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A beginner’s guide to OpenTelemetry
- 1.Instrument the application using OpenTelemetry SDK.
- 2.Traces are sent to a (collector) agent.
- 3.The collector exposes ports 4317(gRPC) and/or 4318(http) using OTLP.
- 5.The Jaeger Query retrieves the traces and expose them to the Jaeger UI.
- 6.Jaeger UI provides a web based user interface that can be used to analyse traces.
This is good, because that means that we are not tied to any tool (or vendor). Not only can we use any programming language we want, but we can also pick and choose the storage backend, thus avoiding a potential buy in from commercial vendors.
It also means that developers can instrument their application without having to know where the data will be stored.
Defines how OpenTelemetry is used.
Defines the specific implementation of the API for a language.
As you can see from the image (at the top), in order to get trace data, we first need to instrument the application. To collect the trace data, we can use the OpenTelemetry SDK.
The trace data can be generated using either automatic or manual (or a mix) instrumentation.
One of the best ways to instrument applications is to use OpenTelemetry automatic instrumentation (auto-instrumentation). This approach is simple, easy, and doesn’t require many code changes.
Using auto-instrumentation libraries, means that you don’t need to write code for the trace information to be collected. In fact, OpenTelemetry offers an API and SDK that allows for easy
bootstrappingof distributed tracing into your software.
This is good to know if don’t have the necessary knowledge (or time) to create a tracing framework tailored for your application.
For example, running the following command will automatically instrument your python code.
opentelemetry-instrument python app.py
When you use auto instrumentation, a predefined sets off spans will be created for you and populated with relevant attributes.
Manual instrumentation is when you write specific code for your application. It’s the process of adding observability code to your application. This can more effectively suit your needs. For example, you can add attributes and events.
Once you have collected trace data, you need to send it somewhere.
OpenTelemetry Protocol (OTLP) specification describes the encoding, transport, and delivery mechanism of telemetry data between telemetry sources, intermediate nodes such as collectors and telemetry backends. source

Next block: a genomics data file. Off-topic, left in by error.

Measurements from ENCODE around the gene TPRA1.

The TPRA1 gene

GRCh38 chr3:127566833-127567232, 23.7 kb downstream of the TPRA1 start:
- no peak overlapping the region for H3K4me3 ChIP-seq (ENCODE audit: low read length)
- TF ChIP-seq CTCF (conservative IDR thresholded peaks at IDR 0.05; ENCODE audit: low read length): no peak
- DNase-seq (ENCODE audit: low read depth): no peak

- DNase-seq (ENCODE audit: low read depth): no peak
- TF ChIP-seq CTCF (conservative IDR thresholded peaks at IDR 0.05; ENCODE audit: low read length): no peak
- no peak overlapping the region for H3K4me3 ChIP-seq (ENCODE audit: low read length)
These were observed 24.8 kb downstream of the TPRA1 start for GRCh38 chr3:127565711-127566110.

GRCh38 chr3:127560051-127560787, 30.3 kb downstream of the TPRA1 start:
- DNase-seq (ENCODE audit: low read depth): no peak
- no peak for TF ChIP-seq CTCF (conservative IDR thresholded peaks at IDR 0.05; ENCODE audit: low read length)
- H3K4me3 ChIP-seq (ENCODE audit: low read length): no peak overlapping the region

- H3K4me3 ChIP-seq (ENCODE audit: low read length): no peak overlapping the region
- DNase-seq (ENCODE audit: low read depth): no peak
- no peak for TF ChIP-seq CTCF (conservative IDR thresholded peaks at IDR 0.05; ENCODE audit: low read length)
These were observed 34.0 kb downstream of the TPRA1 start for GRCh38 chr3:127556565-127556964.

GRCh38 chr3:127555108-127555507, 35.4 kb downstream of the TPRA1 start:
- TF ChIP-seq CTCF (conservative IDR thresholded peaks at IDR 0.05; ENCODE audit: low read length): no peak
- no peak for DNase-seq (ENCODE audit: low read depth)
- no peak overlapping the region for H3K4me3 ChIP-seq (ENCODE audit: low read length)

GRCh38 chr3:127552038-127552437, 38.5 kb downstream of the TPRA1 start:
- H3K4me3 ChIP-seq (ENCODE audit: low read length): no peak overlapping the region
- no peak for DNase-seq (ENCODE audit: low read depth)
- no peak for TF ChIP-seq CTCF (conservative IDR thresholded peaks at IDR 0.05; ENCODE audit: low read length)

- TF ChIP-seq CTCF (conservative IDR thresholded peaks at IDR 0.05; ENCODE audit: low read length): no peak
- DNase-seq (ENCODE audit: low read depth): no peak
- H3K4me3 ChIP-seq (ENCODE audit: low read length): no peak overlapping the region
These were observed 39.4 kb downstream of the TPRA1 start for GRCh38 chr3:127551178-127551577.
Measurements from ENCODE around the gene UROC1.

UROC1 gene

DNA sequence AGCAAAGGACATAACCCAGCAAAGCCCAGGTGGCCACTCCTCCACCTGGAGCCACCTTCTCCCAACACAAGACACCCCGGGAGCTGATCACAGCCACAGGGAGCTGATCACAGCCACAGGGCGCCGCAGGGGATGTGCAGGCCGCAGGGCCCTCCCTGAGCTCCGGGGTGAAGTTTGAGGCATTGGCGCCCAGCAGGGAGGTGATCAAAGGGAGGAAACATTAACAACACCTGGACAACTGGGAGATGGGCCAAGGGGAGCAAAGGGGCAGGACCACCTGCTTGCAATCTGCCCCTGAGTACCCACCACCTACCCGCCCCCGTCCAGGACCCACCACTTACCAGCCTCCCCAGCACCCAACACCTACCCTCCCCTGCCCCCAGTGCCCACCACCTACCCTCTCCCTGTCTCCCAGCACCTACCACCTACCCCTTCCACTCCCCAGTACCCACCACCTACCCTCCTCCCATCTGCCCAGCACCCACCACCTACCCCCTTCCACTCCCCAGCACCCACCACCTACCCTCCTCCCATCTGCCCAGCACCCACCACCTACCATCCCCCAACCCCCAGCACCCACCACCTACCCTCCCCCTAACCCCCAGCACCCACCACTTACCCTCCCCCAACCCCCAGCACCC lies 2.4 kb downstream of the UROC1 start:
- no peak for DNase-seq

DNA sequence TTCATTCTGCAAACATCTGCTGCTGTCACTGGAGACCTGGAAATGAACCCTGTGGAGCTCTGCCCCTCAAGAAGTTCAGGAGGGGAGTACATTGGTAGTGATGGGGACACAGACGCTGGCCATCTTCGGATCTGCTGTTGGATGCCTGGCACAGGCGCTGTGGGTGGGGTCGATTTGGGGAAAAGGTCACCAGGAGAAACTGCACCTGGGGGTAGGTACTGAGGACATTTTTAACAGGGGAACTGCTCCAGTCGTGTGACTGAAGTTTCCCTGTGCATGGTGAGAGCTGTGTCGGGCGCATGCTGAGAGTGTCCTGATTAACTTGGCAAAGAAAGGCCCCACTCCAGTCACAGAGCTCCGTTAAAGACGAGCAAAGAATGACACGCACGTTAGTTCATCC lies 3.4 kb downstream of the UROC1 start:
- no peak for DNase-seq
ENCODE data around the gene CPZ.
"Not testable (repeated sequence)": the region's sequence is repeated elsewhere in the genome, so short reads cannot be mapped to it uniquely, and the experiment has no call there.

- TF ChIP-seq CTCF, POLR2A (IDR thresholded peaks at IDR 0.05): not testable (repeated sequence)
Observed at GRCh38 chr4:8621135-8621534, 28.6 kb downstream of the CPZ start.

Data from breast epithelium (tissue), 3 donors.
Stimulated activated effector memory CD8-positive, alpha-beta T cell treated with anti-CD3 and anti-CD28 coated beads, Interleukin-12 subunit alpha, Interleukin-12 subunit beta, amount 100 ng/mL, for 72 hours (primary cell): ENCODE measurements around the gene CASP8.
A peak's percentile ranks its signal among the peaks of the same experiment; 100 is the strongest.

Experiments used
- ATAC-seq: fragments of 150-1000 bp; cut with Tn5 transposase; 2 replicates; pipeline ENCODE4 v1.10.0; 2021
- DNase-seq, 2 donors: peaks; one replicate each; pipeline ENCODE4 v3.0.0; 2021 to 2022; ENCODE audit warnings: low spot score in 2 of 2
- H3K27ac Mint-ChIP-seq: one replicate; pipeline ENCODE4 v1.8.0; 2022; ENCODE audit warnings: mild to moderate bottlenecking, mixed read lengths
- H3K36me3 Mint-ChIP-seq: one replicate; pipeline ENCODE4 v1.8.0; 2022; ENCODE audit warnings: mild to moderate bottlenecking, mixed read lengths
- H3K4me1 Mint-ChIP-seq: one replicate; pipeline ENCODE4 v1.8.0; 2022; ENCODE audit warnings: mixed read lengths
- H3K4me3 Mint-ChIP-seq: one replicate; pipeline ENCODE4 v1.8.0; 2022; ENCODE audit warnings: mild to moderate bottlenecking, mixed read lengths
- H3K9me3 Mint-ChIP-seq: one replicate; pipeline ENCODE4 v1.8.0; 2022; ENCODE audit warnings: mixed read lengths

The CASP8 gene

The OTLP protocol describes how to encode and transmit telemetry data, which makes it a natural choice for data transport. Each language SDK provides an OTLP exporter you can configure to export data over OTLP. The OpenTelemetry SDK then transforms events into OTLP data.
The collector is a component of OpenTelemetry that collects trace data (spans, metrics, logs etc) process (pre-processes data), and exports the data (sends it off to a backend that you want to talk to).
The collector can be setup as an agent or as a gateway.
We usually first send traces to a (collector) agent. This (collector) agent handles the trace data from the instrumented application.
The (collector) agent can offload responsibilities that the client instrumentation otherwise need to handle. This includes batching, retry, encryption, compression and more.
You can also perform sampling here depending on the amount of traces/traffic you want to send. (ie. take only 10% of the traces).
You need to configure receivers (how data gets into the collector), which then transform the data (process) before sending it to one or more backends using exporters.
Here we configure a receiver (on the collector) that accepts OTLP data on port 4317 (gRPC). (You also need to configure your application to export over OTLP to use it)
otlp: protocols: grpc: endpoint: "0.0.0.0:4317"
The exporters converts OpenTelemetry protocol (OTLP) formatted data to their respective predefined back-end format and exports this data to be interpreted by the back-end or system.
It’s important to know that the OpenTelemetry collector does not provides their own backend.